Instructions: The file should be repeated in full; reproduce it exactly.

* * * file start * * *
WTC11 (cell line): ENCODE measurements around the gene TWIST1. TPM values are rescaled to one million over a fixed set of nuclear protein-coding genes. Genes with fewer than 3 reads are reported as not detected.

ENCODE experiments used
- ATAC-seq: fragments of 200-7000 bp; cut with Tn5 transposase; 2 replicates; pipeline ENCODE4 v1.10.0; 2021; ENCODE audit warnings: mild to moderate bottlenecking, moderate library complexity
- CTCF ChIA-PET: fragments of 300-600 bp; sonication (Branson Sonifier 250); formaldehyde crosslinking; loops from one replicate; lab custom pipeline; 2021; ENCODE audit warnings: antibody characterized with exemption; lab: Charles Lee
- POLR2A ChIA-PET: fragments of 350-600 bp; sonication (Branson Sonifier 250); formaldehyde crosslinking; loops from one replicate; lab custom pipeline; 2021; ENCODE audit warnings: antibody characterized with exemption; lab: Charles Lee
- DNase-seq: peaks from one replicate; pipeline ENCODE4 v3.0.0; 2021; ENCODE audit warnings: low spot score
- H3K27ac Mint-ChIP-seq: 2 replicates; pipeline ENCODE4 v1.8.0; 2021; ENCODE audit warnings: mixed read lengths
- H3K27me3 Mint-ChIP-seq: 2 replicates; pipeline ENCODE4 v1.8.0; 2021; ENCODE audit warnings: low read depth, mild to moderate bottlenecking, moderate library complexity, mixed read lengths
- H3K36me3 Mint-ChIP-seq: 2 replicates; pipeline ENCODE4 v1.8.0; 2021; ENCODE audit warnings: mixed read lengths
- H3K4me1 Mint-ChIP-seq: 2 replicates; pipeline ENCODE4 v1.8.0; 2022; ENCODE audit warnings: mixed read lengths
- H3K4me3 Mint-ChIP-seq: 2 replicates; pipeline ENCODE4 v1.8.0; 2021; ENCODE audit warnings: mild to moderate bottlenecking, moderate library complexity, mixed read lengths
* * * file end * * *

WTC11 (cell line): ENCODE measurements around the gene TWIST1. TPM values are rescaled to one million over a fixed set of nuclear protein-coding genes. Genes with fewer than 3 reads are reported as not detected.

ENCODE experiments used
- ATAC-seq: fragments of 200-7000 bp; cut with Tn5 transposase; 2 replicates; pipeline ENCODE4 v1.10.0; 2021; ENCODE audit warnings: mild to moderate bottlenecking, moderate library complexity
- CTCF ChIA-PET: fragments of 300-600 bp; sonication (Branson Sonifier 250); formaldehyde crosslinking; loops from one replicate; lab custom pipeline; 2021; ENCODE audit warnings: antibody characterized with exemption; lab: Charles Lee
- POLR2A ChIA-PET: fragments of 350-600 bp; sonication (Branson Sonifier 250); formaldehyde crosslinking; loops from one replicate; lab custom pipeline; 2021; ENCODE audit warnings: antibody characterized with exemption; lab: Charles Lee
- DNase-seq: peaks from one replicate; pipeline ENCODE4 v3.0.0; 2021; ENCODE audit warnings: low spot score
- H3K27ac Mint-ChIP-seq: 2 replicates; pipeline ENCODE4 v1.8.0; 2021; ENCODE audit warnings: mixed read lengths
- H3K27me3 Mint-ChIP-seq: 2 replicates; pipeline ENCODE4 v1.8.0; 2021; ENCODE audit warnings: low read depth, mild to moderate bottlenecking, moderate library complexity, mixed read lengths
- H3K36me3 Mint-ChIP-seq: 2 replicates; pipeline ENCODE4 v1.8.0; 2021; ENCODE audit warnings: mixed read lengths
- H3K4me1 Mint-ChIP-seq: 2 replicates; pipeline ENCODE4 v1.8.0; 2022; ENCODE audit warnings: mixed read lengths
- H3K4me3 Mint-ChIP-seq: 2 replicates; pipeline ENCODE4 v1.8.0; 2021; ENCODE audit warnings: mild to moderate bottlenecking, moderate library complexity, mixed read lengths